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1-5-05 Apalachee River Rezone of 837.6 acres by Oconee BOC PART 2

Chairman Davis Letter of 12.12.05: …….the average price of the houses under the requirements of the Conditional Zoning Ordinance will exceed $00,000.00. This home value should generate more than adequate tax revenues to pay the cost of schools and other government services associated with the new homes. **

 

AVOC Article 10-10-05: IT WOULD TAKE A HOUSE COSTING $50,000 PLUS JUST TO PAY THE LOCAL COST OF EACH STUDENT IN OCONEE SCHOOLS.

Oconee County Board of Commissioners

 

                                                                                    G. Melvin Davis, Chairman

 

 

December 12, 2005

 

 

Dr. Gary Noffke

Farmington, GA 30638

 

Dear Dr. Noffke:

 

Thank you for your correspondence regarding the two rezone applications in lower Oconee County for five-acre lot subdivisions.

 

A rezone application for one of these properties was previously denied by the Board of Commissioners for a denser subdivision of smaller lots, (earlier this year). Subsequent to that denial, the property owner filed suit against Oconee County challenging the constitutionality of said denial and the validity of our Zoning Ordinance. The Board of Commissioners held firm to its position against the denser rezone citing many of the issues you outlined in your e-mail.

 

Because of the BOC's position, the Plaintiff agreed to a consent order from the court for the lower density five-acre lot proposal. This was more in keeping with the original recommendations of our Planning Staff and our Future Land Use Plan and Comprehensive Plan.

 

Under the Georgia Constitution and Georgia law, property owners are entitled to a reasonable economic use of their property. Over the past +/-20 years, the courts have been less and less willing to hold that agricultural zoning land use restrictions are a reasonable economic use of property, especially in the faster growing portions of north-east Georgia like Oconee County and especially where proposed development densities are low. Other factors that support some form of developmental use include location of the property on a major State/Federal highway which can clearly accommodate the traffic and adequate environmental protection measures such as storm water management, soil erosion control measures and very low net density of one house per 6.2 acres.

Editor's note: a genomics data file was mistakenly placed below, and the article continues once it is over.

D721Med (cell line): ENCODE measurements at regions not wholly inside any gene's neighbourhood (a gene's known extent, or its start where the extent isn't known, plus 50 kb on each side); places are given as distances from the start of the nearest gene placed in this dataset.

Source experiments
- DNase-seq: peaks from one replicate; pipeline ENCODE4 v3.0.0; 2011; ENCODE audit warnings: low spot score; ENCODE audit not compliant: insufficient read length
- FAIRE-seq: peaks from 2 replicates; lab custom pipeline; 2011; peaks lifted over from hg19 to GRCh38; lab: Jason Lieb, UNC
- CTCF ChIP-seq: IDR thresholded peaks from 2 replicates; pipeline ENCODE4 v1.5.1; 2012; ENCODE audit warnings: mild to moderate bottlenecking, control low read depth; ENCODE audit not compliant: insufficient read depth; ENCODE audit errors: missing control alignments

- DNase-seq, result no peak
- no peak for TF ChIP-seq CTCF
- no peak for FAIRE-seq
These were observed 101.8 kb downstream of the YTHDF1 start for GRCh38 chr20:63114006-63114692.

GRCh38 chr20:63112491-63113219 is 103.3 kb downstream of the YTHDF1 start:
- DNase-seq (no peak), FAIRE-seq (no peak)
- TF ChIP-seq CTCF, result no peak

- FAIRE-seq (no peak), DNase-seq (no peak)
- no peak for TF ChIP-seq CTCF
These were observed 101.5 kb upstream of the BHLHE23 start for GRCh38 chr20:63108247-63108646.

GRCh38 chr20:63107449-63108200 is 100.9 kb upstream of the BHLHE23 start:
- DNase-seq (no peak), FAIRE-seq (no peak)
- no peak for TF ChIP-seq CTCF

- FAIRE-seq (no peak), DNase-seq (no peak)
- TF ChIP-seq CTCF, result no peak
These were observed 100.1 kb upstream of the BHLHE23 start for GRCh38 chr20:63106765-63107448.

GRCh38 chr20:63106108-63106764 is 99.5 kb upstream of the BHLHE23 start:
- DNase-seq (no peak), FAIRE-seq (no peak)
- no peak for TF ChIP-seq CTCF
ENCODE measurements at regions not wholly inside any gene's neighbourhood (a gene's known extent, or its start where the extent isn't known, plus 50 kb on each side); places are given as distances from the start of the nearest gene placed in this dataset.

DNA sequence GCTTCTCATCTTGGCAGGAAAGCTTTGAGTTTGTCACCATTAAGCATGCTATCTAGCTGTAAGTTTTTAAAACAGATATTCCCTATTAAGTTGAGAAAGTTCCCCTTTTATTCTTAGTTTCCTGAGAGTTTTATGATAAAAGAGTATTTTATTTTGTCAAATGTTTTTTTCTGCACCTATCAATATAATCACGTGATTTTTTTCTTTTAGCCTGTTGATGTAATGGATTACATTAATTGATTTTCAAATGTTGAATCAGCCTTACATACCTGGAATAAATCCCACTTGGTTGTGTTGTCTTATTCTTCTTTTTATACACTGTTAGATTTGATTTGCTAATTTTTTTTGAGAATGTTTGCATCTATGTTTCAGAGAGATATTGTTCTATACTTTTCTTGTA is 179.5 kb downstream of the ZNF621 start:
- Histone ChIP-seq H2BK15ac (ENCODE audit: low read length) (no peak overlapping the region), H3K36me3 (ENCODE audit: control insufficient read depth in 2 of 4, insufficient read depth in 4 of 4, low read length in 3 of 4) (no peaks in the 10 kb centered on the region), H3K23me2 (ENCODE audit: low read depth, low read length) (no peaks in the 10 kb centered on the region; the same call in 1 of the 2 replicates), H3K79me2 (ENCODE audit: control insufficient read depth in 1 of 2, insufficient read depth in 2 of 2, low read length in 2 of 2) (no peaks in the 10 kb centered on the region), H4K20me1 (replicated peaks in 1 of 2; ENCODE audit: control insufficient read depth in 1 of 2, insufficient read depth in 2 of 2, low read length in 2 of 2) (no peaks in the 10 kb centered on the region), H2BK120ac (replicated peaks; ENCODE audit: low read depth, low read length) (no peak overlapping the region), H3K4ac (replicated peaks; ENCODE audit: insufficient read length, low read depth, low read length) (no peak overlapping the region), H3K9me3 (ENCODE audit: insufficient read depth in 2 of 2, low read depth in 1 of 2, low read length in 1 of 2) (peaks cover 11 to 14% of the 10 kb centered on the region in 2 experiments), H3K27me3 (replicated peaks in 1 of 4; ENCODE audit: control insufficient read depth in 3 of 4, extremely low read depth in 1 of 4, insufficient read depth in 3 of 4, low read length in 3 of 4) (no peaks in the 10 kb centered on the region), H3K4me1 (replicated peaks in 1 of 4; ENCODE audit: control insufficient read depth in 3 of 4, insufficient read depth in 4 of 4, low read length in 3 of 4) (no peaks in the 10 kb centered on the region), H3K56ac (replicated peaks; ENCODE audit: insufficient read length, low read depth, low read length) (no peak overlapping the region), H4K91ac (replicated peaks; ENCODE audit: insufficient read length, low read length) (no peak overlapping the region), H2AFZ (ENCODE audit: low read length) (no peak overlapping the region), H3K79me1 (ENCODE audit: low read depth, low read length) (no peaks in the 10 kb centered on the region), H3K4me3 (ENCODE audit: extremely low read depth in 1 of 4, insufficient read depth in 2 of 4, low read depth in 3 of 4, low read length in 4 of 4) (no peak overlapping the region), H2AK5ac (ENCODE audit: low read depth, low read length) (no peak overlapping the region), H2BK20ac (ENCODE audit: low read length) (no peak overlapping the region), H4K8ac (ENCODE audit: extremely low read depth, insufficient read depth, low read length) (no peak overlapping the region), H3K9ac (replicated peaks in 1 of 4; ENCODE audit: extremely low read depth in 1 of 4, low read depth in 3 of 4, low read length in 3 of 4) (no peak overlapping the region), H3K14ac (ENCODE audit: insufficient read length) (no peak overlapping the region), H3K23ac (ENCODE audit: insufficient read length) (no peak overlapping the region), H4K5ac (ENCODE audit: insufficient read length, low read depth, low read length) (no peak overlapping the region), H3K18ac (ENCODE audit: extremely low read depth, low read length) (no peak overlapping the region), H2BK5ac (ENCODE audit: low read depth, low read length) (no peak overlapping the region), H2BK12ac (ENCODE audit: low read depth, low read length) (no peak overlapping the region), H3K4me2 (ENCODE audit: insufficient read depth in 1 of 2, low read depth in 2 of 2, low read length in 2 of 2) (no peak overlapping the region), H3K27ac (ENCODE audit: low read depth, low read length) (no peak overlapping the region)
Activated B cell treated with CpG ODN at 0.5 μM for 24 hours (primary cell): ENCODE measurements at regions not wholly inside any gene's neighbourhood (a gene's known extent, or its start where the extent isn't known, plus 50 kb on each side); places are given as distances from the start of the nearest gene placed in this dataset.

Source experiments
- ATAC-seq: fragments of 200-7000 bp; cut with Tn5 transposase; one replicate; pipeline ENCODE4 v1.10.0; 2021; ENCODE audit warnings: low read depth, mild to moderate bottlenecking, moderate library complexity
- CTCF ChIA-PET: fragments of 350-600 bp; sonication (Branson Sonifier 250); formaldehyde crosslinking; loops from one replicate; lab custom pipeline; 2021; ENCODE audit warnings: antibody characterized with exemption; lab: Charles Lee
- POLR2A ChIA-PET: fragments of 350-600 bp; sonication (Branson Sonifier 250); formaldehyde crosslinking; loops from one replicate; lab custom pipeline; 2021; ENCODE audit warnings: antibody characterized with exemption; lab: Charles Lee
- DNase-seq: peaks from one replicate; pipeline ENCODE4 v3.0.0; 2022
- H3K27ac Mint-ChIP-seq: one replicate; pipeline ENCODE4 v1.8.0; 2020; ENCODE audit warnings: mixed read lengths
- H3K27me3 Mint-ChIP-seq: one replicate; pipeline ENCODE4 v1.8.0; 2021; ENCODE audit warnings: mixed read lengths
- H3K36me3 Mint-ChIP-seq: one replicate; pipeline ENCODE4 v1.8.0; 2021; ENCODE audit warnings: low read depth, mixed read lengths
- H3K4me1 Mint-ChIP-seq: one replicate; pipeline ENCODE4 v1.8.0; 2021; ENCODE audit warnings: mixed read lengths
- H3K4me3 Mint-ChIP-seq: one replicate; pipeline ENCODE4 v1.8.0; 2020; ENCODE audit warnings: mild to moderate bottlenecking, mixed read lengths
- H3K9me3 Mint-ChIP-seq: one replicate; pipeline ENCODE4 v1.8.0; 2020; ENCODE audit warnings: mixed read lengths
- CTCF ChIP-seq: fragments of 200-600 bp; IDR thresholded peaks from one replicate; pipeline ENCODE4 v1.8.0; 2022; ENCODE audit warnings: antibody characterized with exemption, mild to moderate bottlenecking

Also, the average price of the houses under the requirements of the Conditional Zoning Ordinance will exceed $00,000.00. This home value should generate more than adequate tax revenues to pay the cost of schools and other government services associated with the new homes. ** The homes in the other subdivision are to be even larger and more expensive.

 

Another factor is compatibility of the estate size lots and mini-farm type densities with ongoing agricultural use such as timber production and cattle farms. Often times we see recreational animal use such as horses, pastures and barns on these five and six-acre parcels. This locks in the densities for years to come and prevents what might have been a higher density development in 10 or 20 years.

 

Another factor in our evolving land use is the retirement of many family farmers and the lack of interest of the next generation of the family to continue the farming tradition. Many of the young people are college graduates pursuing professional careers. Many others are entering the construction trades. With no one to continue the family farm and with the need for retirement income, many of these farmers want to or must sell their property. This is their retirement plan.

 

In the face of these and many other factors, local government officials must make difficult decisions that will stand up in court and which represent a compromise between the competing forces of historic and environmental preservation as opposed to the economic and legal realities.

 

We will continue to face such difficult decisions in our changing community. We always welcome input and opinions from our citizens. I have shared your comments and my response with the Board of Commissioners and our staff.

 

Thank you again for your input.

 

Sincerely yours,

 

 

Melvin Davis

 

GMD/kdh

 

            cc:        Board of Commissioners